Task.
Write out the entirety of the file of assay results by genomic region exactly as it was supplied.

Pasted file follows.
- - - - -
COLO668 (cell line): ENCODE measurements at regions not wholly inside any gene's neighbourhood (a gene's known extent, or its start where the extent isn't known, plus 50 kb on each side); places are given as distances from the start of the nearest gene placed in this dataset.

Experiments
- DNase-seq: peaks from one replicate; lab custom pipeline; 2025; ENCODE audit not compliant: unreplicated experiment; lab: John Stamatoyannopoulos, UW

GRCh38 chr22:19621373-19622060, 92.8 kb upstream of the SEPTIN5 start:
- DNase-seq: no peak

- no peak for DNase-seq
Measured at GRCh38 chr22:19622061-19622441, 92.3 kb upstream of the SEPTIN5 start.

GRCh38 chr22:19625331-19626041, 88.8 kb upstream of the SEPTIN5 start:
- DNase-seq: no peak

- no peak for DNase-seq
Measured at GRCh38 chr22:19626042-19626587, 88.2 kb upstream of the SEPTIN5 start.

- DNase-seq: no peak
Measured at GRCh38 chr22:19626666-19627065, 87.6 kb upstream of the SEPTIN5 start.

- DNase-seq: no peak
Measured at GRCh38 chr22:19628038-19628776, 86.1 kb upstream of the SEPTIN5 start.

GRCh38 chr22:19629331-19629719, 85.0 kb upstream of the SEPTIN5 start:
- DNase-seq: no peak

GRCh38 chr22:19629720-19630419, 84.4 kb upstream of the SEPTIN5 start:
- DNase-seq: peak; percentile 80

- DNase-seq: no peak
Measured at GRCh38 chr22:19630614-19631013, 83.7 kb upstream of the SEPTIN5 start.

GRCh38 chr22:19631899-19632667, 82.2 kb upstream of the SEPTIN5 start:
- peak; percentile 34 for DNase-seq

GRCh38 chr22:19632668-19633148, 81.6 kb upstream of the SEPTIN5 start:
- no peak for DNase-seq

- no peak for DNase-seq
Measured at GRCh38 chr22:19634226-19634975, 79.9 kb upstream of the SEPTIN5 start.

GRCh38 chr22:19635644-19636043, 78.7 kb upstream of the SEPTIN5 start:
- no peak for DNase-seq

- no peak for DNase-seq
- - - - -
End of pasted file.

COLO668 (cell line): ENCODE measurements at regions not wholly inside any gene's neighbourhood (a gene's known extent, or its start where the extent isn't known, plus 50 kb on each side); places are given as distances from the start of the nearest gene placed in this dataset.

Experiments
- DNase-seq: peaks from one replicate; lab custom pipeline; 2025; ENCODE audit not compliant: unreplicated experiment; lab: John Stamatoyannopoulos, UW

GRCh38 chr22:19621373-19622060, 92.8 kb upstream of the SEPTIN5 start:
- DNase-seq: no peak

- no peak for DNase-seq
Measured at GRCh38 chr22:19622061-19622441, 92.3 kb upstream of the SEPTIN5 start.

GRCh38 chr22:19625331-19626041, 88.8 kb upstream of the SEPTIN5 start:
- DNase-seq: no peak

- no peak for DNase-seq
Measured at GRCh38 chr22:19626042-19626587, 88.2 kb upstream of the SEPTIN5 start.

- DNase-seq: no peak
Measured at GRCh38 chr22:19626666-19627065, 87.6 kb upstream of the SEPTIN5 start.

- DNase-seq: no peak
Measured at GRCh38 chr22:19628038-19628776, 86.1 kb upstream of the SEPTIN5 start.

GRCh38 chr22:19629331-19629719, 85.0 kb upstream of the SEPTIN5 start:
- DNase-seq: no peak

GRCh38 chr22:19629720-19630419, 84.4 kb upstream of the SEPTIN5 start:
- DNase-seq: peak; percentile 80

- DNase-seq: no peak
Measured at GRCh38 chr22:19630614-19631013, 83.7 kb upstream of the SEPTIN5 start.

GRCh38 chr22:19631899-19632667, 82.2 kb upstream of the SEPTIN5 start:
- peak; percentile 34 for DNase-seq

GRCh38 chr22:19632668-19633148, 81.6 kb upstream of the SEPTIN5 start:
- no peak for DNase-seq

- no peak for DNase-seq
Measured at GRCh38 chr22:19634226-19634975, 79.9 kb upstream of the SEPTIN5 start.

GRCh38 chr22:19635644-19636043, 78.7 kb upstream of the SEPTIN5 start:
- no peak for DNase-seq

- no peak for DNase-seq